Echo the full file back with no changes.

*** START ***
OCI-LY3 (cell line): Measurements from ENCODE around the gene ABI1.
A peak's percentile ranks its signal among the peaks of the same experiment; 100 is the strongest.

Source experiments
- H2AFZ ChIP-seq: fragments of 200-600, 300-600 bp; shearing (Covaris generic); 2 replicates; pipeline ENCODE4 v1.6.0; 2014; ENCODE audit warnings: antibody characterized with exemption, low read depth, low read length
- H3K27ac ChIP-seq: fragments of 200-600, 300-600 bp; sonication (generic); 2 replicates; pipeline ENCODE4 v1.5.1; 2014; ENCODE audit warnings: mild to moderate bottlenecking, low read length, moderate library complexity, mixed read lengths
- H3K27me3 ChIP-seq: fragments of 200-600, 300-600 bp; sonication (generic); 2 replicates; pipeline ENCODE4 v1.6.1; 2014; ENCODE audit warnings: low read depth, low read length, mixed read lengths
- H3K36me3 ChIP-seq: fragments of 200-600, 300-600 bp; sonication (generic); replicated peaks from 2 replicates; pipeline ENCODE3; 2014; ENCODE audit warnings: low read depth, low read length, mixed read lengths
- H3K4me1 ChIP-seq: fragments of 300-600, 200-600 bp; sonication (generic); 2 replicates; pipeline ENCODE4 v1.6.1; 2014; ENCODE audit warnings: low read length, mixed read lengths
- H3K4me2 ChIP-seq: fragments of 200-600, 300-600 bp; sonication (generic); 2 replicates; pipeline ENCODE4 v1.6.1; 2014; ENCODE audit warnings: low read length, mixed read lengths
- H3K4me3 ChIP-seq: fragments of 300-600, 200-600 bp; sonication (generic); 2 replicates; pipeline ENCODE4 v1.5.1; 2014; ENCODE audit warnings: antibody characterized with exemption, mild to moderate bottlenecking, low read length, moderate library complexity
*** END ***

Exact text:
OCI-LY3 (cell line): Measurements from ENCODE around the gene ABI1.
A peak's percentile ranks its signal among the peaks of the same experiment; 100 is the strongest.

Source experiments
- H2AFZ ChIP-seq: fragments of 200-600, 300-600 bp; shearing (Covaris generic); 2 replicates; pipeline ENCODE4 v1.6.0; 2014; ENCODE audit warnings: antibody characterized with exemption, low read depth, low read length
- H3K27ac ChIP-seq: fragments of 200-600, 300-600 bp; sonication (generic); 2 replicates; pipeline ENCODE4 v1.5.1; 2014; ENCODE audit warnings: mild to moderate bottlenecking, low read length, moderate library complexity, mixed read lengths
- H3K27me3 ChIP-seq: fragments of 200-600, 300-600 bp; sonication (generic); 2 replicates; pipeline ENCODE4 v1.6.1; 2014; ENCODE audit warnings: low read depth, low read length, mixed read lengths
- H3K36me3 ChIP-seq: fragments of 200-600, 300-600 bp; sonication (generic); replicated peaks from 2 replicates; pipeline ENCODE3; 2014; ENCODE audit warnings: low read depth, low read length, mixed read lengths
- H3K4me1 ChIP-seq: fragments of 300-600, 200-600 bp; sonication (generic); 2 replicates; pipeline ENCODE4 v1.6.1; 2014; ENCODE audit warnings: low read length, mixed read lengths
- H3K4me2 ChIP-seq: fragments of 200-600, 300-600 bp; sonication (generic); 2 replicates; pipeline ENCODE4 v1.6.1; 2014; ENCODE audit warnings: low read length, mixed read lengths
- H3K4me3 ChIP-seq: fragments of 300-600, 200-600 bp; sonication (generic); 2 replicates; pipeline ENCODE4 v1.5.1; 2014; ENCODE audit warnings: antibody characterized with exemption, mild to moderate bottlenecking, low read length, moderate library complexity